Five Tips for Getting Started On Twitter

After a recent presentation on using social media to promote event attendance, I received some questions from folks who were mystified by Twitter.  At first, I, too, was stymied by Twitter and none of my friends or colleagues were into it.

I tucked into a couple of books and online resources that were most helpful to me.  I’m sharing them here in hopes that they’ll be helpful to you as well.  Remember:  you only have 140 characters to convey your message!  Get to the point!

1)             Twitter Glossary:  The glossary is a great reference tool for Twitter-speak, especially for those who are new to the platform.

2)             Hashtag Directory:  While a number of these are available, I like tagdef.  This, too, is a great resource for newbies who aren’t sure what different hashtags mean.  Remember, a hashtag helps group content under a certain name or topic; another way to think of hashtags is as keywords.  Hashtags are always followed by the “#” sign.  Users can make up and add their own hashtags to the directory as well.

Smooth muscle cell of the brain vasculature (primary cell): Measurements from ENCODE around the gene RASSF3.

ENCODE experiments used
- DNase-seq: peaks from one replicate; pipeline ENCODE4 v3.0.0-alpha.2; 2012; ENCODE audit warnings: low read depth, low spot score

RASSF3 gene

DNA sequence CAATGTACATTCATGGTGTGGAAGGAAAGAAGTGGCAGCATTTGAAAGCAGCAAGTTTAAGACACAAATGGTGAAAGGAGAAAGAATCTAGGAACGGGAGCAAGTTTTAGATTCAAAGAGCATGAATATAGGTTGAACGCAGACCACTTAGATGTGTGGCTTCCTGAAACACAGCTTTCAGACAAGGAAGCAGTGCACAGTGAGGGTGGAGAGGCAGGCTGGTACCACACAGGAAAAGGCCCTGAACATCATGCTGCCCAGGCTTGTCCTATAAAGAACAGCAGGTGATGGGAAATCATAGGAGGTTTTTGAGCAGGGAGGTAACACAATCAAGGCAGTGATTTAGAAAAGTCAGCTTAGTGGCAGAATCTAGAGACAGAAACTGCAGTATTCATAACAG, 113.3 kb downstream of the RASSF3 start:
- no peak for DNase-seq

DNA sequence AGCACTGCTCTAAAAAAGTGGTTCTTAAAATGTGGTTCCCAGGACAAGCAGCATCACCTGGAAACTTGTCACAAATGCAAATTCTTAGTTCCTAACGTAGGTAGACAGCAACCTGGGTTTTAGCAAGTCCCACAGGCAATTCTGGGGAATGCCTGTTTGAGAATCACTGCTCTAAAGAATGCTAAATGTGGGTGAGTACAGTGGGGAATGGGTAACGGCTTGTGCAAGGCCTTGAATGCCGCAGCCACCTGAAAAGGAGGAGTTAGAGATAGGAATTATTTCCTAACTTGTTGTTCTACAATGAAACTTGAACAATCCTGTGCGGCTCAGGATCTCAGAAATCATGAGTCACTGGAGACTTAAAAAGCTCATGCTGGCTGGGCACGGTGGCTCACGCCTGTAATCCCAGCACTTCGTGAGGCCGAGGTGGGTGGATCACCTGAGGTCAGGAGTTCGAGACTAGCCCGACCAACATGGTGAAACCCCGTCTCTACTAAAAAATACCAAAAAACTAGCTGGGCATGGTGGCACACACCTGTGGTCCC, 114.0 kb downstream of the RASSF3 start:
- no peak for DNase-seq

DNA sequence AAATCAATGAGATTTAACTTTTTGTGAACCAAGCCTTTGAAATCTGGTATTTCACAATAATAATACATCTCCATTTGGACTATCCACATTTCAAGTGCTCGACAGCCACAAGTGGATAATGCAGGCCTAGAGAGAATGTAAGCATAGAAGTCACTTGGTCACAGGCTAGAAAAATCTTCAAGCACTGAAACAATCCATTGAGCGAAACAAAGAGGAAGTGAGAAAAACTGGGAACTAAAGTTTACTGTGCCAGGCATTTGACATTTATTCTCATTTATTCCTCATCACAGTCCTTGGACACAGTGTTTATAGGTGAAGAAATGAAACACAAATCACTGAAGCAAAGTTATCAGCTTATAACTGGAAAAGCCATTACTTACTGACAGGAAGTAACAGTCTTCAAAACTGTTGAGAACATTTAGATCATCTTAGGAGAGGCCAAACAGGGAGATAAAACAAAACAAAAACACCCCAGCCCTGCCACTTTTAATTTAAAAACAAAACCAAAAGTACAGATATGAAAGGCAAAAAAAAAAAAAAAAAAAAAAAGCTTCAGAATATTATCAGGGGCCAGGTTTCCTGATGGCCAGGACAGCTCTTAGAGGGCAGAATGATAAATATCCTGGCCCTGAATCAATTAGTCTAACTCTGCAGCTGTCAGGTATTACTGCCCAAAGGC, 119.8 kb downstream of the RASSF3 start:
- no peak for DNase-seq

3)             Reposting Links:  Since web links can be lengthy, it’s wise to shorten them to save on characters since you only have 140 to convey your message.  I like TinyURL.

4)             Twitter Search:  Need a quick overview of what’s trending or being tweeted on a specific topic?  Try Twitter Search.  Not only does it list popular trending topics, but it also offers a search bar so that you can search on your topic of choice.

5)             Read Twitterville, by Shel Israel:  This is one of the first Twitter-related books I read and it was extremely helpful.

My best advice?  Start by following some people, industry publications and even your competitors to get a vibe for how they post.  If you like what they’re doing, emulate their style.  When posting, remember that what you’re posting is public unless you send a direct message so practice the same care as you would with an email!

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